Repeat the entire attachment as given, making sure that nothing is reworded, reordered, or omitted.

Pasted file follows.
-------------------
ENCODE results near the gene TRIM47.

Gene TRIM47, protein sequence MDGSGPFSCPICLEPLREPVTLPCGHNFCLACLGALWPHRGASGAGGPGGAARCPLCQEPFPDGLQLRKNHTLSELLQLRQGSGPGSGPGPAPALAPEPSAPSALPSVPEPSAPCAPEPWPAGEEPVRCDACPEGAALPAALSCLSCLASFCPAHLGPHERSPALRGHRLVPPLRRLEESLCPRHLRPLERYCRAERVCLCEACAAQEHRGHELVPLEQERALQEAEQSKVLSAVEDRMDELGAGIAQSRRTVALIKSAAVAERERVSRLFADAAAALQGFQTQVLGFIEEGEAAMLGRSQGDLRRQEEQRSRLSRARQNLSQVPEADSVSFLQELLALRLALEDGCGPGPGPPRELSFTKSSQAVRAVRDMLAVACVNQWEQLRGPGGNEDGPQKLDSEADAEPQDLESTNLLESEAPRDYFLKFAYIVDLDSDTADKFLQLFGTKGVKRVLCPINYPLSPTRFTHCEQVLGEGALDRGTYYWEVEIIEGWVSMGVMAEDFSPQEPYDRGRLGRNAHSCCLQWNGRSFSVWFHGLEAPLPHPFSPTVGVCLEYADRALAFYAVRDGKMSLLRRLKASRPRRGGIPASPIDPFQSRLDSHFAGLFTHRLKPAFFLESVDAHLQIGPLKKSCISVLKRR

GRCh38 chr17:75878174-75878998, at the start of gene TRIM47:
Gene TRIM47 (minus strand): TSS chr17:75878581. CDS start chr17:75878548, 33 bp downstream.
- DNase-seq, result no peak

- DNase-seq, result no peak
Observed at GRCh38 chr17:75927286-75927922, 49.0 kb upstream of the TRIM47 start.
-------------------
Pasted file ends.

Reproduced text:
ENCODE results near the gene TRIM47.

Gene TRIM47, protein sequence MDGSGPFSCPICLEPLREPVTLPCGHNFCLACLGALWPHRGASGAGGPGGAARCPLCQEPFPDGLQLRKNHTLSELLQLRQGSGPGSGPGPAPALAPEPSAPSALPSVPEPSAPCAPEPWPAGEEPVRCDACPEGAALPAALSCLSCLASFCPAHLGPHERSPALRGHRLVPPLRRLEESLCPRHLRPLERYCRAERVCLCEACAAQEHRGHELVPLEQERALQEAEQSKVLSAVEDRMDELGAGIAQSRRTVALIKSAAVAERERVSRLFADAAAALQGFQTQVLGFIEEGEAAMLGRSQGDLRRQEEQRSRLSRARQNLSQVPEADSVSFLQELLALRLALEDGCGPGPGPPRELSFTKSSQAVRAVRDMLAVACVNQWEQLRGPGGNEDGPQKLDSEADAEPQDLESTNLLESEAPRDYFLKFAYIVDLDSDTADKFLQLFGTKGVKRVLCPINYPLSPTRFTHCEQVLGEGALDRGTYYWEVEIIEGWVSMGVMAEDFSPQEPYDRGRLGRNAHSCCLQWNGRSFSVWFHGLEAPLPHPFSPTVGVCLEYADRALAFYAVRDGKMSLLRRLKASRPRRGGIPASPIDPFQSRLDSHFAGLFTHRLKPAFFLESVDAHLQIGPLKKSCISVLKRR

GRCh38 chr17:75878174-75878998, at the start of gene TRIM47:
Gene TRIM47 (minus strand): TSS chr17:75878581. CDS start chr17:75878548, 33 bp downstream.
- DNase-seq, result no peak

- DNase-seq, result no peak
Observed at GRCh38 chr17:75927286-75927922, 49.0 kb upstream of the TRIM47 start.